by Chris Prange-Morgan

Finding inspiration in the world around us is a normal part of the human experience. We love heartwarming stories of people overcoming obstacles, pushing through adversity, and coping under extraordinary circumstances.

Some of the more common images in the media involve people with disabilities. We’ve all seen these stories and memes: A colorful image of an amputee running on a track citing the caption: “The only disability in life is a bad attitude.” A popular boy asks a girl with a cognitive disability to the school dance; they’re elected to homecoming court, and it makes the local news. A wheelchair user sits on a mountaintop with their hands in the air, and the quote below states: “What’s your excuse?”

There are two main problems with these sorts of images. One, they’re based on the idea that disabled people can do certain things “in spite” of their disabilities. And two, they’re primarily used to motivate and inspire non-disabled people. Australian comedian and disability rights advocate Stella Young termed these types of examples inspiration porn.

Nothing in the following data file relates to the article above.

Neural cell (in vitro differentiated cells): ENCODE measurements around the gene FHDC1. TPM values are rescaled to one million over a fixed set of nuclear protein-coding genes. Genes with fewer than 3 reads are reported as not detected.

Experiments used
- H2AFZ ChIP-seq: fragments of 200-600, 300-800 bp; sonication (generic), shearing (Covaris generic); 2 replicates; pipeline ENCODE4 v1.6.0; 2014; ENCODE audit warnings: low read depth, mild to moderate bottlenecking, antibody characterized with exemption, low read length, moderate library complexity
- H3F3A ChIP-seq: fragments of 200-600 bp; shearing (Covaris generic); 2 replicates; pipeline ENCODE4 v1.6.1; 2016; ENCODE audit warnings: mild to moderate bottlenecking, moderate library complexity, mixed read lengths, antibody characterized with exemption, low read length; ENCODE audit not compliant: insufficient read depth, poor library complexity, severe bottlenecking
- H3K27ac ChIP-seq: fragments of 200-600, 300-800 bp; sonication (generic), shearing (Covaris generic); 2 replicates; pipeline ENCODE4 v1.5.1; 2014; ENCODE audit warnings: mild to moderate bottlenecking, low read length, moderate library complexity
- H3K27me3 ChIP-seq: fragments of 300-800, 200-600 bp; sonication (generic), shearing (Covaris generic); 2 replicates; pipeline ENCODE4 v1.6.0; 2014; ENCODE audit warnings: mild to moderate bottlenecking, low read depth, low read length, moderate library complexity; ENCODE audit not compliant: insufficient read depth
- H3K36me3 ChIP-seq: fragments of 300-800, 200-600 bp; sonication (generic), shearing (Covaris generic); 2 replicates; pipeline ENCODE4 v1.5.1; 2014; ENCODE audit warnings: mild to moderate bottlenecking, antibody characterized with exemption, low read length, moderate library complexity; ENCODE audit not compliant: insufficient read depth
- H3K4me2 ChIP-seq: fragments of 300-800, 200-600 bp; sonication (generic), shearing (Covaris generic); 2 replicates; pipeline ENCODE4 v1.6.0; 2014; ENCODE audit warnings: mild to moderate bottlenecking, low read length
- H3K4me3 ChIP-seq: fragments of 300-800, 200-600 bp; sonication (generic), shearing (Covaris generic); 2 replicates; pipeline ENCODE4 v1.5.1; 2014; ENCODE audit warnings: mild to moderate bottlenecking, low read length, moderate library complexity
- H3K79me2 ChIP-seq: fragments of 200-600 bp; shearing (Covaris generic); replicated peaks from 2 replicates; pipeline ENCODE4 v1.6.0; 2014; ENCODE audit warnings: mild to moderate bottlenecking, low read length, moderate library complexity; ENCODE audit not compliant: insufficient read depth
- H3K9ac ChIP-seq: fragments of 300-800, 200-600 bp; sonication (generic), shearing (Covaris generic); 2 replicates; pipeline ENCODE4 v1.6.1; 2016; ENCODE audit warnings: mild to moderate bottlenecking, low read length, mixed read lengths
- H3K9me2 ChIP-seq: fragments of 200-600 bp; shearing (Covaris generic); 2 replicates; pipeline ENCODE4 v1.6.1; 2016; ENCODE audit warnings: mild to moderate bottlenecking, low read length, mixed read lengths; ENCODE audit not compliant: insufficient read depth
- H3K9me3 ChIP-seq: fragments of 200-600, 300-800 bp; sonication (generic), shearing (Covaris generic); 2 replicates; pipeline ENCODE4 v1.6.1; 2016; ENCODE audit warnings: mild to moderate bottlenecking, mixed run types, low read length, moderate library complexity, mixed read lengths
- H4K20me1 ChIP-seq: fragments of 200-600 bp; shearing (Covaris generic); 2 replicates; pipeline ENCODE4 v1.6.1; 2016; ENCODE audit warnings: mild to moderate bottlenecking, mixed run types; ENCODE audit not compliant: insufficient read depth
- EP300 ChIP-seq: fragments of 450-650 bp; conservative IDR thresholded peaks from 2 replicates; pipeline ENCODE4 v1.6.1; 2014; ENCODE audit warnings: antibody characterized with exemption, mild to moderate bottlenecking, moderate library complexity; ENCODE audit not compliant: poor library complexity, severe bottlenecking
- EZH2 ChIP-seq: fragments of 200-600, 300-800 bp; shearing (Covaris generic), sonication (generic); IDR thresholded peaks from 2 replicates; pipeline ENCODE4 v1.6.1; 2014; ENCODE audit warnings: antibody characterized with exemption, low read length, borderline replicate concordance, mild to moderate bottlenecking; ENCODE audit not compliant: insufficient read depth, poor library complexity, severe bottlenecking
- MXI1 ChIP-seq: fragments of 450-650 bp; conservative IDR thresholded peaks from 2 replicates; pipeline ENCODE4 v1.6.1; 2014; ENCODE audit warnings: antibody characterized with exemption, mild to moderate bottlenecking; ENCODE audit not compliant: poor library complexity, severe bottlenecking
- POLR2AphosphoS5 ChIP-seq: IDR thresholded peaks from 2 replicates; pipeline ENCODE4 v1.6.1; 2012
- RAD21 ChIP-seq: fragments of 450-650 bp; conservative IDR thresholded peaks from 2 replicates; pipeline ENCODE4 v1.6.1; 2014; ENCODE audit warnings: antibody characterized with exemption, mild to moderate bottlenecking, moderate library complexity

“When people say you’re an inspiration, they mean it as a compliment,” she said in her 2014 TED Talk. “We’ve been sold this lie that disability makes you exceptional, and it honestly doesn’t.” She continues, “I want to live in a world where we don’t have such low expectations of disabled people that we are congratulated for getting out of bed and remembering our own names in the morning.”

I’m a prosthetic leg wearer, and I’ve often pondered this subject because it brings up so many complexities and incongruities in today’s culture. Platforms like Instagram, Twitter, and TikTok have made images of people with disabilities more common than ever before, and that’s great. Corporate sponsorships and media opportunities have further raised the visibility of disabled athletes, models, and influencers—to the point where it’s now actually “cool” to sport your disabled badassery.

But I’m also cognizant of the fact that many brands capitalize on people with disabilities to promote their products. While not harmful per se, these campaigns fail to portray the challenges that most folks with disabilities face on a daily basis—beginning with lack of access.

“No amount of smiling at a flight of stairs will make it turn into a ramp,” Young states in her TED talk. “The issues in my life come not from the fact that I break my bones occasionally; they come from the fact that I can’t get into the vast majority of public buildings I want to get into.”

In a similar way, many people I encounter in the limb loss community tell me their struggles come from insurance denials and lack of affordability for the devices that would make their lives easier and more enjoyable.